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Proposed Infertility Clinic: a danger to society? 

Posted by: Renee Whitley at March 27, 2012 
Category: Federal and State legislation 

Sigh. Just the latest outrage.

You would think that after ten years, I would be immune to this stuff. That I would be able to read about the latest attacks on IVF treatment without getting angry.

 Naperville City Hall Entrance

But I can’t. It still feels personal for me.

Last Thursday, my Google alerts tipped me off to a zoning battle in Naperville, Illinois.

Dr. Randy Morris, an Illinois reproductive endocrinologist, is trying to construct a new facility to treat his patients, the women and men diagnosed with infertility who are hoping to have a child.

Everything was fine until the final City Council hearing on March 20th. A small but very vocal group is fighting the zoning request. Apparently, they are opposing the construction of a new building for Dr. Morris’s medical practice on “moral” grounds.

The final vote has been postponed until April 3rd. Meanwhile, the local newspaper is filled with letters to the editor condemning IVF:

“Naperville deserves better than an embryo producing factory in which human beings are routinely discarded.”

“The proposed facility is not ethically neutral; this is not the same as bringing in a…optometrist.”

“A child becomes a manufactured commodity produced in a relationship of domination, subject to quality control, manipulation, and even disposal.”

But wait, you say. This is only a few people, a minority, making some noise.

Well actually, one of the most vocal of the objectors is one of the City Councilmen, Bob Fieseler.

“I don’t think that’s the right place to have it, and I think we’re making a huge mistake. … We’ve got to ask ourselves is this a preferred use? Is this right for our community? I’m convinced it’s not,” he said.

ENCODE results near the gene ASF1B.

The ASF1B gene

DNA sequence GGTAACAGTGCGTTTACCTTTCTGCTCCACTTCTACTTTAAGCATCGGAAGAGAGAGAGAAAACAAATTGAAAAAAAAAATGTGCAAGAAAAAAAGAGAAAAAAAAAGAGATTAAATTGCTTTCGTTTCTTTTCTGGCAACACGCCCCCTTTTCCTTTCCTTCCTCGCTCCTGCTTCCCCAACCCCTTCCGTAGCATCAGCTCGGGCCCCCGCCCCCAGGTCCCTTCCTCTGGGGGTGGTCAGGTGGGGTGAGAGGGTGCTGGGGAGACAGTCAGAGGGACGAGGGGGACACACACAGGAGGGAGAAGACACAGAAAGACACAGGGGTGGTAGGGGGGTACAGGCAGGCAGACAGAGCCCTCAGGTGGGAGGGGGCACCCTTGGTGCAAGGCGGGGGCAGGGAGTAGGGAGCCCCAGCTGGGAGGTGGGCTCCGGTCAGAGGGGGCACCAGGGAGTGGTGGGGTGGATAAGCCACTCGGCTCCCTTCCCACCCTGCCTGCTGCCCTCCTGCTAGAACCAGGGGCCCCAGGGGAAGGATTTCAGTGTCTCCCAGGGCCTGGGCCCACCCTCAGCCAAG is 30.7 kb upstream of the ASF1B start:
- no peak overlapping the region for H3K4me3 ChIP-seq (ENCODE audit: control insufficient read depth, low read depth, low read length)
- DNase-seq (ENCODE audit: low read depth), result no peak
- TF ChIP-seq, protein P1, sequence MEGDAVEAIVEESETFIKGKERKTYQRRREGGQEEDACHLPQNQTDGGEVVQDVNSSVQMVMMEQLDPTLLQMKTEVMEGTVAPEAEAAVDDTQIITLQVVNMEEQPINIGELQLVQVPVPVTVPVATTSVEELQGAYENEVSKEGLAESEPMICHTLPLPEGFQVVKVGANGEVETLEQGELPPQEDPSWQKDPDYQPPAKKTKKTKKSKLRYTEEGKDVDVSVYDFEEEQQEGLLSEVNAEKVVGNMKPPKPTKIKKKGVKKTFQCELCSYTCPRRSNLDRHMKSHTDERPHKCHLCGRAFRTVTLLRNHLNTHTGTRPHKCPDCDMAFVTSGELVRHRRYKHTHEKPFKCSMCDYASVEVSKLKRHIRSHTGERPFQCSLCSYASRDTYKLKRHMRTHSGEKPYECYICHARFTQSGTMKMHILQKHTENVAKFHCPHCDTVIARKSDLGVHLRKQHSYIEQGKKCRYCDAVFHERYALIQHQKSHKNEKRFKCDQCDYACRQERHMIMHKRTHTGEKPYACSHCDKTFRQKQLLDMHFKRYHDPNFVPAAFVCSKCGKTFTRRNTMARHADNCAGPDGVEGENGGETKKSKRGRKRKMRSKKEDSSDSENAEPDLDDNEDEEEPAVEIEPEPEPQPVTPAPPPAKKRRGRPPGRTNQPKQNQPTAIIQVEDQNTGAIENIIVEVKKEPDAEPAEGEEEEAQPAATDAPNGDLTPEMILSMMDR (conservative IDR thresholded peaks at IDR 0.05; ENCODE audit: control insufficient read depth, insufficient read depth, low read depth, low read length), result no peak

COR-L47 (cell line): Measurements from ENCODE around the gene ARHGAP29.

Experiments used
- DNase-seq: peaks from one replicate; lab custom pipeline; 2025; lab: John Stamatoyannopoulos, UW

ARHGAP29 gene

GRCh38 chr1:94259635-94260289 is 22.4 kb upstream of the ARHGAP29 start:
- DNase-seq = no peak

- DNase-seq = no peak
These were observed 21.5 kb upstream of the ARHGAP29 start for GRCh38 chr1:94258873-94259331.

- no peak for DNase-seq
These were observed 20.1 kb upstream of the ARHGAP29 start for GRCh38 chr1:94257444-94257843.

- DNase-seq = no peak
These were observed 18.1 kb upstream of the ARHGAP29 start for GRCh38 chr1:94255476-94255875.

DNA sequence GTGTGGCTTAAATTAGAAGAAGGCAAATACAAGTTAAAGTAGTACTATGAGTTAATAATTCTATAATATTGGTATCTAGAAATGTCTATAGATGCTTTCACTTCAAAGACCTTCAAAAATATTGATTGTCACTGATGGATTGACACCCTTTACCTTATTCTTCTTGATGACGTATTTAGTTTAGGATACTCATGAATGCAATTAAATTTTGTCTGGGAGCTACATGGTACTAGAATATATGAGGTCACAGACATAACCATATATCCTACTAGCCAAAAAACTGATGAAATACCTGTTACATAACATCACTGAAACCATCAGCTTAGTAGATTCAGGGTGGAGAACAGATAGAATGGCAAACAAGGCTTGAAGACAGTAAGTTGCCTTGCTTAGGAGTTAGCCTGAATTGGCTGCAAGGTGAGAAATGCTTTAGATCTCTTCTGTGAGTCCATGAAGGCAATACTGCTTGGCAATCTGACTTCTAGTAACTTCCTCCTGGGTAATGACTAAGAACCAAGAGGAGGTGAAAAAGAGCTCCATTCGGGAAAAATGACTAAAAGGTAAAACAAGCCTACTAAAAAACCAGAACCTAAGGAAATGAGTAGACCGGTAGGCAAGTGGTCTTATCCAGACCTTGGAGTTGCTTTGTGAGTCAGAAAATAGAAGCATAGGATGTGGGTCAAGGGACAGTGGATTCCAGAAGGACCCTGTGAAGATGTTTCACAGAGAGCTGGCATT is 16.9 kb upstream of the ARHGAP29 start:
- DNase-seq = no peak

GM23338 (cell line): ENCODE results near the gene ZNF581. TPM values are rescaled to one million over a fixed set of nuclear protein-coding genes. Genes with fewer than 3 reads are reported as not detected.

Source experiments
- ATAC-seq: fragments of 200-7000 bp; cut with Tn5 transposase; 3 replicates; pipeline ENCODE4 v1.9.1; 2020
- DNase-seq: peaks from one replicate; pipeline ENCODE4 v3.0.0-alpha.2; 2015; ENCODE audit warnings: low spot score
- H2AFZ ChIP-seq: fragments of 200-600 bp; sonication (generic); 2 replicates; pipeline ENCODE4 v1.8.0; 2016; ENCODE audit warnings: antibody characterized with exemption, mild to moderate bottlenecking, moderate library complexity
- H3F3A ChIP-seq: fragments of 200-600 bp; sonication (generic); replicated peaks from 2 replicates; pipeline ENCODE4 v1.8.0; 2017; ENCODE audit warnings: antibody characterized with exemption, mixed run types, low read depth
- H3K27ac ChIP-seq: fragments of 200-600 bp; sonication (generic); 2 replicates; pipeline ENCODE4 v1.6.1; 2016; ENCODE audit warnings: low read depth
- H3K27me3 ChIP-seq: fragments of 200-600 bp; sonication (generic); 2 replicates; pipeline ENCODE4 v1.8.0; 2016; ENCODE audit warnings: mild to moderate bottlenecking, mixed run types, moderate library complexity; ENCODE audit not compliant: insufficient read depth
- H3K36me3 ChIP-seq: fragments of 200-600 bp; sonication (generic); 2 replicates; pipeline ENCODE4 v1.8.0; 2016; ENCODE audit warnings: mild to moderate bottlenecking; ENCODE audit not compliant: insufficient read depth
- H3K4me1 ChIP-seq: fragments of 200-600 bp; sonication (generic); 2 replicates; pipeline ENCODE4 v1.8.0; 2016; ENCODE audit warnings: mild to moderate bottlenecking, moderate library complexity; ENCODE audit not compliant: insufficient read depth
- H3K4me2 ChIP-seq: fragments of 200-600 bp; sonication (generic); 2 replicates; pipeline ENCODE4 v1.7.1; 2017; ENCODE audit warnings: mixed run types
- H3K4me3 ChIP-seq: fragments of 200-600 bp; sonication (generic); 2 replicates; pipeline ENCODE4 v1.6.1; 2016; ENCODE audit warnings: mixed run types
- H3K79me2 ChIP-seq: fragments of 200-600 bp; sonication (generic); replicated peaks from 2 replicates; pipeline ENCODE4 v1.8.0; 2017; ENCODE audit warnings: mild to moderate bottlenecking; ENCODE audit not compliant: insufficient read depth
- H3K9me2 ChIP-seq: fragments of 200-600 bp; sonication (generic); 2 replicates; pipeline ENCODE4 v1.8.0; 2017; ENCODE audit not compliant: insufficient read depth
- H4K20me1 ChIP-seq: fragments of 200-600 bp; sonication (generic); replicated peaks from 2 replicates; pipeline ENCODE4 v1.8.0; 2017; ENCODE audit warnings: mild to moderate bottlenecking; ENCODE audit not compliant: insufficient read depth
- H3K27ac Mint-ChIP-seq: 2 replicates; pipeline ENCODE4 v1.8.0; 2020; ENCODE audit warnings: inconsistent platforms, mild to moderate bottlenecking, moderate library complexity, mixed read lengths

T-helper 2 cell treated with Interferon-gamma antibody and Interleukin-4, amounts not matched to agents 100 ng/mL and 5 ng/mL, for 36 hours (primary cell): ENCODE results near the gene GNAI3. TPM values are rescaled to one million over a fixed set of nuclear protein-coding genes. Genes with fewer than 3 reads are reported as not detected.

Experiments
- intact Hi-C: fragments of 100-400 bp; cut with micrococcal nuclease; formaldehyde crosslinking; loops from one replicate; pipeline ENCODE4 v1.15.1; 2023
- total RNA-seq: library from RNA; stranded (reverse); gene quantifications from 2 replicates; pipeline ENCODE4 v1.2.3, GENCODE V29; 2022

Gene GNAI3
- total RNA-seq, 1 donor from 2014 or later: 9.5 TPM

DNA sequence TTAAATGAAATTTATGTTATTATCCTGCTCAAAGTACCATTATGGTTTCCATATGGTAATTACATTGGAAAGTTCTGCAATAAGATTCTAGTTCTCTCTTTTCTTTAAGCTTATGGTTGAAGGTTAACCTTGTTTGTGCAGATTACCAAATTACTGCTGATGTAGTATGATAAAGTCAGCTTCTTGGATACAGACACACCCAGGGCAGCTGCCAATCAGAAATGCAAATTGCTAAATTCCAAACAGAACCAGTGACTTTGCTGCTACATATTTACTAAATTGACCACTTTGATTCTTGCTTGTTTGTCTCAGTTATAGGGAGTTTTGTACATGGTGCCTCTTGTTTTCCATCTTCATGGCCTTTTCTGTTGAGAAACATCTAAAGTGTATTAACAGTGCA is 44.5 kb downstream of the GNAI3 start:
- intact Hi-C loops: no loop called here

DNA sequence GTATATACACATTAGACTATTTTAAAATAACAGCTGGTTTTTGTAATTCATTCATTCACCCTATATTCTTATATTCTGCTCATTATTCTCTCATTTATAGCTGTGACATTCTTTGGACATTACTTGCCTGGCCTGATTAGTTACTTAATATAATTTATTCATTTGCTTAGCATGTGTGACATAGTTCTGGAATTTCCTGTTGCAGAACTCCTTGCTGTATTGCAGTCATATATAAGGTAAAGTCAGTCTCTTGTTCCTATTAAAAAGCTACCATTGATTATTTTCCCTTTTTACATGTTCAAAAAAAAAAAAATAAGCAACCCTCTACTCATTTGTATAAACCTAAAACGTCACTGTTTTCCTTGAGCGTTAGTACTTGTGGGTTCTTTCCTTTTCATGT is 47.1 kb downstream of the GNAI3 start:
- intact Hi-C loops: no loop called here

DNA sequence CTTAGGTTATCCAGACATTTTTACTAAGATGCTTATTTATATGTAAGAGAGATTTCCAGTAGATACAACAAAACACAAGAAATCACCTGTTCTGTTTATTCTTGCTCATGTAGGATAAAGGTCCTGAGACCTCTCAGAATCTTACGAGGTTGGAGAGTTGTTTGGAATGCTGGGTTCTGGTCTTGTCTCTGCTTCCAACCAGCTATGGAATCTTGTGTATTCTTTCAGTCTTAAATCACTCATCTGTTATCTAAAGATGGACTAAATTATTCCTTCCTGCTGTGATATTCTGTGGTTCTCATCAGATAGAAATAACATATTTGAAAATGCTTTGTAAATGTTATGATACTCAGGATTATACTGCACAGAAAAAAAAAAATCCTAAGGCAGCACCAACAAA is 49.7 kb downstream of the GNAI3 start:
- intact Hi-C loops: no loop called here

“Right for our community?” I’m sorry, what’s not “right for your community”?  Treating people with a disease?  Building families? 

The infertility practice where my husband and I went for treatment was filled with kind, ethical people; nurses, doctors, and support staff who were compassionate and professional.  There were some very sad days in that office but even on the worse days, I always felt hope.

In fact, the very first baby gift we received was from our doctor in that practice. He gave my baby an antique silver feeding spoon. And later, wrote him a letter when he was born.

It is hard for me to know that someone would feel such visceral distaste for the same people and places that I associate with such respect and joy. It’s also hard watching my disease, our disease, under attack.

Even though I don’t live in Illinois, this feels so personal to me. This goes beyond a zoning conflict: a small group of people are trying to tell a respected physician that they do not like the medical field he chose to practice. And even though his medical practice is the current standard of care, their rhetoric has been heard.

Worldwide, more than four million babies have been born as a result of IVF. Share your story with the Naperville City Council. Let them see all of their happy residents and visitors who have used life-affirming treatments such as IVF in order to have their families. If you live in Illinois and used IVF, please send a letter to the City Council affirming this treatment for infertility. Share your story and how important it was to have access to care right in your home state or home town. How the work that is done at fertility clinics creates families – the most life affirming thing that can be done.

Let’s make this personal for them.

Related links:

Renee Whitely, RESOLVE Advocacy Committee Co-Chair


Renee Whitley is the co-chair of RESOLVE’s Advocacy Committee. She has volunteered for many years in her home state of Georgia and serves as an invaluable resource for volunteers, professionals, legislators and their staff across the country on issues related to infertility legislation, policy, and a host of issues related to reproductive health. She was instrumental in the fight against Georgia Senate Bill 169 in 2009, a bill that would have severely impacted access to infertility treatment in Georgia. She can be contacted at





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